Opinion Editorial

By Dennis Polhill

The Founders wrote in the Declaration of Independence, “whenever any form of government becomes destructive, it is the right of the people to alter or to abolish it.” Since 1990 Americans have sought to “alter” an out-of-control government by imposing new limits: term limits.

Other limits proposed include tax and expenditure limits, balanced budget limits, campaign finance limits and others. Forty-one state Constitutions prohibit omnibus bills. Omnibus bills, also called “Christmas Tree” bills, are those that append unrelated provisions (read: payoffs) in order to attract enough votes to pass. They offer a little something for everyone, but end up authorizing things that lack merit — bad public policy. Omnibus bills make virtually everyone worse off, except politicians. Acknowledging this flaw, the original Confederate constitution, with comparatively few departures from the U.S. Constitution, prohibited omnibus bills. If omnibus prohibition or term limits or other ideas are worthy, by what mechanism are they to be achieved? “Alter” infers a means for achieving alteration, short of revolution or creating an entirely new document.

A written constitution defines the structure of government and specifies the limits under which it may operate, partially in the form of enumerated individual rights. That is, we the people delegate limited powers to be governed by. Laws are conformity agreements between all citizens negotiated by representatives. Constitution limits government. Statutes are the rules for the people.

Thus, legitimacy is ascertained by who a Constitutions owner is; irrespective of the quality contained within, who controls the amendment process? If a government controls the amendment process, then the government owns the document, not the sovereign people. This problem is evident in fledgling democracies all over the world. They draft Constitutions, copying provisions of others, but rarely come to grips with the notion that the people are sovereign, not the state.

Article V of the U.S. Constitution addresses the amendment process. Three-quarters of the states must agree to ratify a proposed amendment. The control question hinges on drafting proposed amendments. Most familiar is drafting proposed amendments in Congress, because all 27 amendments originated via this path. Congress can effectively draft the proposal when there is a national consensus and no conflict of interest. However, limits on Congressional power, such as term limits, are conflicts of interest. Like a first-grader setting his own bedtime, Congress is paralyzed.

Aware of the problem, the Founders included a second path for drafting proposals: “two-thirds of the several states, shall call a convention for proposing amendments.” Since 1787 there have been about 400 applications from 49 states, including Colorado. Congress has neglected to define the rules that would either convene or govern a convention. After all, Congress would lose power if a convention occurred. Constitutional scholars are divided over interpreting the 400 convention applications and it is likely that someone will file suit to clarify the situation. Is it proper that Congress may frustrate efforts to set Congressional limits merely because Congress has neglected to set the rules? Should dereliction of duty be rewarded by empowerment?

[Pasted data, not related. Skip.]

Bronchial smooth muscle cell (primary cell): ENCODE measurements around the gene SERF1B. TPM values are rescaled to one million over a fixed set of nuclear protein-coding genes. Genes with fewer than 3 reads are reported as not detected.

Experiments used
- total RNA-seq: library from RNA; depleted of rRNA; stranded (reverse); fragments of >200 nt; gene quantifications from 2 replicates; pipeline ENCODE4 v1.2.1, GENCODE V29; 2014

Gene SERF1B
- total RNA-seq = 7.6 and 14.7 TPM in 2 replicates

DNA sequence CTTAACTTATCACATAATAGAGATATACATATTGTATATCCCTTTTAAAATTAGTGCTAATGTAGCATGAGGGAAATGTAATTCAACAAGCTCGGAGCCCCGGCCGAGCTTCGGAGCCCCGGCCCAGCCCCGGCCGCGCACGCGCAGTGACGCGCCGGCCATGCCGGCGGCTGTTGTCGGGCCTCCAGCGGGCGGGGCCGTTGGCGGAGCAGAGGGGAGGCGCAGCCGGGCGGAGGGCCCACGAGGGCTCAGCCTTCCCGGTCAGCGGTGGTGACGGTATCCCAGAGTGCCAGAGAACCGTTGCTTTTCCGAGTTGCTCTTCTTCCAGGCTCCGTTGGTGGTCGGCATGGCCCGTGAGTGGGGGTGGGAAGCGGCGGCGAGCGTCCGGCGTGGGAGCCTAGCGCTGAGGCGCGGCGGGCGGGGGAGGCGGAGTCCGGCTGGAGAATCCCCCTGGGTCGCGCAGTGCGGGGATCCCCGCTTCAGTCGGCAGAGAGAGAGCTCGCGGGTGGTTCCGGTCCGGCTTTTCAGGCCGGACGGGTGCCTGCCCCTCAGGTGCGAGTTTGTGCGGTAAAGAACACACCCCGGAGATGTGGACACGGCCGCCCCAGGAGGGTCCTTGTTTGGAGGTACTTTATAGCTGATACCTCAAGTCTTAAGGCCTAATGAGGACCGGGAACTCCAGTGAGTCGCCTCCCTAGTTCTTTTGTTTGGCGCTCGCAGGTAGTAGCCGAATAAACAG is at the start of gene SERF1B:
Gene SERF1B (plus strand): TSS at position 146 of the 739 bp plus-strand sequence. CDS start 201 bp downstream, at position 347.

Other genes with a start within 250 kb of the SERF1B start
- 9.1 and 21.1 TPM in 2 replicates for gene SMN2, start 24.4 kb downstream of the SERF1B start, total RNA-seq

Interestingly, the widely supported proposals for new limits originate from the left, the right and the center, suggesting a very broad and growing awareness of the need for new Congressional limits.

Some defend Congressman Tancredos betrayal of his word with “unilateral disarmament.” Meaning: with seniority Colorado will more effectively rip off other states using the corrupt omnibus system. For Colorado to win, other states must lose. This reasoning was rejected overwhelmingly in 1990 when Colorado became the first and only state to impose term limits on its Congressional delegation. Sixteen other states agreed in 1992. Colorado reaffirmed statewide support for Congressional term limits in 1994, 1996, and 1998.

Now the politicians hope that interest in term limits has faded. The statewide 65:35 vote against lifting District Attorney term limits proves otherwise. A Rocky Mountain News poll in mid-October discovered 62% support for term limits, virtually the same level as the 1990s. Support for term limits will not fade merely because politicians declare it so, or because they deceptively delete part of the Colorado Constitution under a false ballot title, or because they fail to exercise leadership and are unresponsive or lack accountability.

Did voters send Tom Strickland a term limits message when he appeared on the ballot as the only one of five U.S. Senate candidates who did not support term limits? Pundits and pollsters have thus far failed to offer an explanation for Allards surprise victory.

Arrogant politicians should be cautious in their contempt for term limits. How likely is it that Americas political establishment can continue to succeed in denying the peoples will? We, the people, patiently, but eagerly, await political leaders who will provide the kind of government we wish. The longer they dawdle, the more this is a measure of power and control without merit, and an indication of the need for possible further limitations to be placed on the politicians.

Copyright 2002, Independence Institute

INDEPENDENCE INSTITUTE is a non-profit, non-partisan Colorado think tank. It is governed by a statewide board of trustees and holds a 501(c)(3) tax exemption from the IRS. Its public policy research focuses on economic growth, education reform, local government effectiveness, and Constitutional rights.

JON CALDARA is President of the Institute.

DENNIS POLHILL is a SENIOR FELLOW with the Independence Institute.

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